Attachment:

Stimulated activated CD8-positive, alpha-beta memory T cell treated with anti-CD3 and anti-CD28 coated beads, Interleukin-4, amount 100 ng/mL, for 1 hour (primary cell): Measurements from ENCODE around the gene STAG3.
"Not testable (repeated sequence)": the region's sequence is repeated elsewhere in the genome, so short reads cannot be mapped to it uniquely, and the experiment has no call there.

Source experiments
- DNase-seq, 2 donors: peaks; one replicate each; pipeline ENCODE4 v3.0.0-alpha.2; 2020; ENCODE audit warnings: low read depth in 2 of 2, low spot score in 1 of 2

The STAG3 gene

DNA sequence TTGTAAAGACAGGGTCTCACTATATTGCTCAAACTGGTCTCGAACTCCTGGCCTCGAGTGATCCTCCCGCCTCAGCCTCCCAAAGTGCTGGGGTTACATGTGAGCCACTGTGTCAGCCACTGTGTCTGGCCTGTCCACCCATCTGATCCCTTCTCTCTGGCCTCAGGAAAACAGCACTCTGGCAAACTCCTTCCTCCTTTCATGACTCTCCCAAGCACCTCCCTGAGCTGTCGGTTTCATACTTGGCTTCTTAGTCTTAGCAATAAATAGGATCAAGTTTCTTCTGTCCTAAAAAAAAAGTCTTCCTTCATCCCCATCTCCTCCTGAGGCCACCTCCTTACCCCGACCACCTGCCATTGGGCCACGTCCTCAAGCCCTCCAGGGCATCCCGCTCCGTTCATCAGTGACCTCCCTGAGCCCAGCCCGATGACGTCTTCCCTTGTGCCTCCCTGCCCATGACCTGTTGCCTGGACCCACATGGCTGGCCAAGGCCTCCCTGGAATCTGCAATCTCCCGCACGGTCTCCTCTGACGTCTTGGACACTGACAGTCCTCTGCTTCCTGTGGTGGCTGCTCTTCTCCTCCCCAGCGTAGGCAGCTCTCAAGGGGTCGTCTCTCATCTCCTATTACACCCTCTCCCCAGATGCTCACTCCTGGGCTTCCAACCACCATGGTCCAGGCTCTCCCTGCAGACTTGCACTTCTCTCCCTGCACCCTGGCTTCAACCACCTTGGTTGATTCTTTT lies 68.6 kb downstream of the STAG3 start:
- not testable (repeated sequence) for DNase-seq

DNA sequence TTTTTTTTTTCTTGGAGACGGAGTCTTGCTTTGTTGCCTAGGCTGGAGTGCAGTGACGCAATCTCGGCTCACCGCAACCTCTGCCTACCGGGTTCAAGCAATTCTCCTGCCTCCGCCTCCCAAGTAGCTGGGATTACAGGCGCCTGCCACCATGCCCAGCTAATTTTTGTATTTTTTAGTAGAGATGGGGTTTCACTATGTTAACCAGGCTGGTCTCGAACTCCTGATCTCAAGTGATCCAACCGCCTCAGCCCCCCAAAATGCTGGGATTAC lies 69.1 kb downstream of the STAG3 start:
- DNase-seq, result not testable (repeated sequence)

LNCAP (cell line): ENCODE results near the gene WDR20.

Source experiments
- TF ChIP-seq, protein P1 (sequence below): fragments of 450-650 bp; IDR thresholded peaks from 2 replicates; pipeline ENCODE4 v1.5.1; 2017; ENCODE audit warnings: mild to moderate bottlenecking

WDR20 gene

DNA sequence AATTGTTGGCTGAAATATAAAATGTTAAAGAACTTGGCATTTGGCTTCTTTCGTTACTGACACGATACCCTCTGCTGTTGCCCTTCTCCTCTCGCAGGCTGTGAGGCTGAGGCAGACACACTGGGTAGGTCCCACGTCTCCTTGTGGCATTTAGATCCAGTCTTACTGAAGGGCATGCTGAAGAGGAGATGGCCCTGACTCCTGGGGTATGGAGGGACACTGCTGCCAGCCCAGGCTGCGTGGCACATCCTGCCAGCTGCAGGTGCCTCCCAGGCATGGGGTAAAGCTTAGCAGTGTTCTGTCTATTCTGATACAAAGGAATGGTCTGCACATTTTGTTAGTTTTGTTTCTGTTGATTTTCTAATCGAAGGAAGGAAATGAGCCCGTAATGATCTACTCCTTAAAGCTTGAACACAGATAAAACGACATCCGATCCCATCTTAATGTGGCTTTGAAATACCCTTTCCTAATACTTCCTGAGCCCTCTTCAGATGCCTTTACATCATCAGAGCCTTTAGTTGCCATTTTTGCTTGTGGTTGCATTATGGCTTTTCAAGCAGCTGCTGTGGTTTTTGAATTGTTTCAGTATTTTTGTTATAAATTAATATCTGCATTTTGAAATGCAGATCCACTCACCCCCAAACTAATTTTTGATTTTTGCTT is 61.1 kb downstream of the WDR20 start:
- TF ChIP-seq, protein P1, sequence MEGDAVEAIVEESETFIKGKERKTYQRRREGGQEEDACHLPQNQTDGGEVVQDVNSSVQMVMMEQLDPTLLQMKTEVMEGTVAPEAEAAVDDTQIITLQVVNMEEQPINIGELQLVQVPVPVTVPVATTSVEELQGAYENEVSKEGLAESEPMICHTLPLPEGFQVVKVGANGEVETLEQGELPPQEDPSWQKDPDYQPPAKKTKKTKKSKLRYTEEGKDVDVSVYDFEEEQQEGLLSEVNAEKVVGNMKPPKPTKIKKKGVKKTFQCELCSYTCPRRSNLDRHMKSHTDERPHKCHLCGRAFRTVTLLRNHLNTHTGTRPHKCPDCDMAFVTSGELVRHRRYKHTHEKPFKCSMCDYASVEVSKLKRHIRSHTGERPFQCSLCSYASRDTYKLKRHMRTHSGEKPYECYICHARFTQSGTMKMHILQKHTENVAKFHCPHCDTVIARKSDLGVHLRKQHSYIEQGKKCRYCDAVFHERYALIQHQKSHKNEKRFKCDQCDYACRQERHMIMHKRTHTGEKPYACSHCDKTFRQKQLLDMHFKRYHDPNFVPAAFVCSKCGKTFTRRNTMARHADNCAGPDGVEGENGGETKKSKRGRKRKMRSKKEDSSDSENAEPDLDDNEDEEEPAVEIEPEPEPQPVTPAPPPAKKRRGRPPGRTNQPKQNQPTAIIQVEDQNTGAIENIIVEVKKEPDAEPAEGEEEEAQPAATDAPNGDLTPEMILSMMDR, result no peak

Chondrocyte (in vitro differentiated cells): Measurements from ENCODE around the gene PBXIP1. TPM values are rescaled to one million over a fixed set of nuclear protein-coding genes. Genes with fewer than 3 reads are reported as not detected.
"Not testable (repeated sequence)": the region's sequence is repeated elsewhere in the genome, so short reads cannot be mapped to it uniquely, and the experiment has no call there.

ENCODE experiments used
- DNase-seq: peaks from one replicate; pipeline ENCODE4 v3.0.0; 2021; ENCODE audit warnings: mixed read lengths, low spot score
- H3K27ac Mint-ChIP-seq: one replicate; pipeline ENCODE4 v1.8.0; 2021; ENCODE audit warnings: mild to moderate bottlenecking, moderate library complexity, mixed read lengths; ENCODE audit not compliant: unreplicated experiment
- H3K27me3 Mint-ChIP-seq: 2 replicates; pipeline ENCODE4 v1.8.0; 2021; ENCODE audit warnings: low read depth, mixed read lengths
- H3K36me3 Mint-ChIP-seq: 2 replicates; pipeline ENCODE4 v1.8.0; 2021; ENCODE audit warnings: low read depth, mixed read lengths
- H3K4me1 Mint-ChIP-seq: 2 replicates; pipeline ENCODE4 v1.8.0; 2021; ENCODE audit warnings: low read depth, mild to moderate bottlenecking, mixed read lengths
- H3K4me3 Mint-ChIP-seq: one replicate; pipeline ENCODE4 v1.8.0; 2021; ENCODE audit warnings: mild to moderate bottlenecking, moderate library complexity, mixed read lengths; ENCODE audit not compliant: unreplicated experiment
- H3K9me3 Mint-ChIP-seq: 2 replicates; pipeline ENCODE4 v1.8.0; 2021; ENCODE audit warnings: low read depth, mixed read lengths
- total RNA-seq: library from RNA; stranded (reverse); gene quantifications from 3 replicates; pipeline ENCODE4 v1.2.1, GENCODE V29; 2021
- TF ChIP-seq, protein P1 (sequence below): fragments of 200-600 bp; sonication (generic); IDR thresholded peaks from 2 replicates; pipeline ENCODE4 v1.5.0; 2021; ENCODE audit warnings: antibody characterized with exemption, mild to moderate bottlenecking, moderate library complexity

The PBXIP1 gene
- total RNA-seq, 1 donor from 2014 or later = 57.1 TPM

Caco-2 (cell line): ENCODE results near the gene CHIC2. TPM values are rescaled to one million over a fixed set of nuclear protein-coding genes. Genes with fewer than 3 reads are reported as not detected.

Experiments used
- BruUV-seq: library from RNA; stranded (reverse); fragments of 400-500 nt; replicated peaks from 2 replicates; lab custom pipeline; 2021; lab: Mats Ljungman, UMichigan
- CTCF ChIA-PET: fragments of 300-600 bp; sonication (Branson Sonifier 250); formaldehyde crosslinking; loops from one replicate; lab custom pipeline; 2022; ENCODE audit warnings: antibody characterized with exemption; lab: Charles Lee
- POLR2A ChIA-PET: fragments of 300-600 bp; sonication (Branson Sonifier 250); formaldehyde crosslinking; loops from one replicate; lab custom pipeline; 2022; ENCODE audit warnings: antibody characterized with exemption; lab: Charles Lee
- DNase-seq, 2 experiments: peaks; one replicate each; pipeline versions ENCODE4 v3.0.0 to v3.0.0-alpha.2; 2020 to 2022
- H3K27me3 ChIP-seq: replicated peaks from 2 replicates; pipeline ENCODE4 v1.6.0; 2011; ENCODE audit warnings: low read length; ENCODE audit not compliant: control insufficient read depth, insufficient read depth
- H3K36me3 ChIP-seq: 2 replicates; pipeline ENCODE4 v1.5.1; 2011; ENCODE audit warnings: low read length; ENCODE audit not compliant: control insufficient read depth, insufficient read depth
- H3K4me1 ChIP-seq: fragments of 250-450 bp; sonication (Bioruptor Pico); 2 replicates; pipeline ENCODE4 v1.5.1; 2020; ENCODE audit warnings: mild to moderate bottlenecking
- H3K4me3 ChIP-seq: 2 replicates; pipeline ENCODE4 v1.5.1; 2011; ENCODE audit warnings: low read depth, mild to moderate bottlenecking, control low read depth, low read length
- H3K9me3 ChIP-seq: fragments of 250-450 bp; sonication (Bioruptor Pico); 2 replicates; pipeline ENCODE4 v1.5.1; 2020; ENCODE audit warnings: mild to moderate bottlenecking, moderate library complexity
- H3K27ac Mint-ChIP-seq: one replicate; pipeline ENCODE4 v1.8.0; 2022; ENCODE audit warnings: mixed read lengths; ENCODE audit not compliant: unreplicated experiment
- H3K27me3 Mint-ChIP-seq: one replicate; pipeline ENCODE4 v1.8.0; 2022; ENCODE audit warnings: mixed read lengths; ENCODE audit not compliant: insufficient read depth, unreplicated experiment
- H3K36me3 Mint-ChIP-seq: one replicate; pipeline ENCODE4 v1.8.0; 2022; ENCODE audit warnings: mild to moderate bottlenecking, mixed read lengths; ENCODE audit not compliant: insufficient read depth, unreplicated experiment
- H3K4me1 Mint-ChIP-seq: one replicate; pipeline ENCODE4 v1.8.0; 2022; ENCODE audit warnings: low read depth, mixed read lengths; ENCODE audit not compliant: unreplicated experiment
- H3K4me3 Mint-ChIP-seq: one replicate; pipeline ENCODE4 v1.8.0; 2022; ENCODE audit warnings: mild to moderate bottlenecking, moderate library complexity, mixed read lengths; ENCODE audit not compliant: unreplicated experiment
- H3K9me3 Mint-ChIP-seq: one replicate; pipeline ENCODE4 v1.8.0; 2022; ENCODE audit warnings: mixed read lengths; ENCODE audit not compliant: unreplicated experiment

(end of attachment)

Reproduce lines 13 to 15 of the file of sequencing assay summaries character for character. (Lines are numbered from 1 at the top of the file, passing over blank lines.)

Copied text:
WDR20 gene

DNA sequence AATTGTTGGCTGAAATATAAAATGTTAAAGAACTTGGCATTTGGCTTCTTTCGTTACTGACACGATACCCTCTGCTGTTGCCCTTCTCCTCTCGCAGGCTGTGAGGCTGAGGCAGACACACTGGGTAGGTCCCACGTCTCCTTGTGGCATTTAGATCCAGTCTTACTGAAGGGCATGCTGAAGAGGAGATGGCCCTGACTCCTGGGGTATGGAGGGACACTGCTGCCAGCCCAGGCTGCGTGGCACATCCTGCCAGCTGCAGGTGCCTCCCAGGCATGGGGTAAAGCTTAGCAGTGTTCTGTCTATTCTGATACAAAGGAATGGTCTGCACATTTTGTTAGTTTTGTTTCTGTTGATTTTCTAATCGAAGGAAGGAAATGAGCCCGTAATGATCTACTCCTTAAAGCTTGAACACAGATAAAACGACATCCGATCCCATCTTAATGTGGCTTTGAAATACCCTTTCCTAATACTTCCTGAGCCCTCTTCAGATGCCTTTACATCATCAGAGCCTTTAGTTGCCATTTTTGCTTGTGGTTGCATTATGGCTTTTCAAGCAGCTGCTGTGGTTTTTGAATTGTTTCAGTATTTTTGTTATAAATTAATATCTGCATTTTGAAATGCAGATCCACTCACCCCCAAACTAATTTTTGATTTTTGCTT is 61.1 kb downstream of the WDR20 start:
- TF ChIP-seq, protein P1, sequence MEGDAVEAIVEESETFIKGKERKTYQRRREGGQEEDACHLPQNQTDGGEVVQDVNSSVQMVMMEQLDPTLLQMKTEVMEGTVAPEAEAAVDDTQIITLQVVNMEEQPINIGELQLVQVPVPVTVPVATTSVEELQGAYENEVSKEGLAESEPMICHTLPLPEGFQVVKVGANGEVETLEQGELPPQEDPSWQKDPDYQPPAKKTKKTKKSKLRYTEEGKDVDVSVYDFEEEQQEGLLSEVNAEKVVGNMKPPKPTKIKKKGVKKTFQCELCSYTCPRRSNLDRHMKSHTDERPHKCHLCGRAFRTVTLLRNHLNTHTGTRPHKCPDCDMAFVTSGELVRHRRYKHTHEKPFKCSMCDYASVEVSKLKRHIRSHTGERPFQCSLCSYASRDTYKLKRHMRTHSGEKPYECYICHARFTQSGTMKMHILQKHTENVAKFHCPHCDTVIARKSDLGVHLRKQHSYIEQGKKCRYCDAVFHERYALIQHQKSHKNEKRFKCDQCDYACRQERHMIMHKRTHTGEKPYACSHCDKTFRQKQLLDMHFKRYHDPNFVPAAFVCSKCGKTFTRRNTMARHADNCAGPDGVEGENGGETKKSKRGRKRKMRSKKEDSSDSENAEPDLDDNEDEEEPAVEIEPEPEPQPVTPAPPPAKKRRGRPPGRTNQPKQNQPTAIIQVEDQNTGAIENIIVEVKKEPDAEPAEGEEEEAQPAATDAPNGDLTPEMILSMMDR, result no peak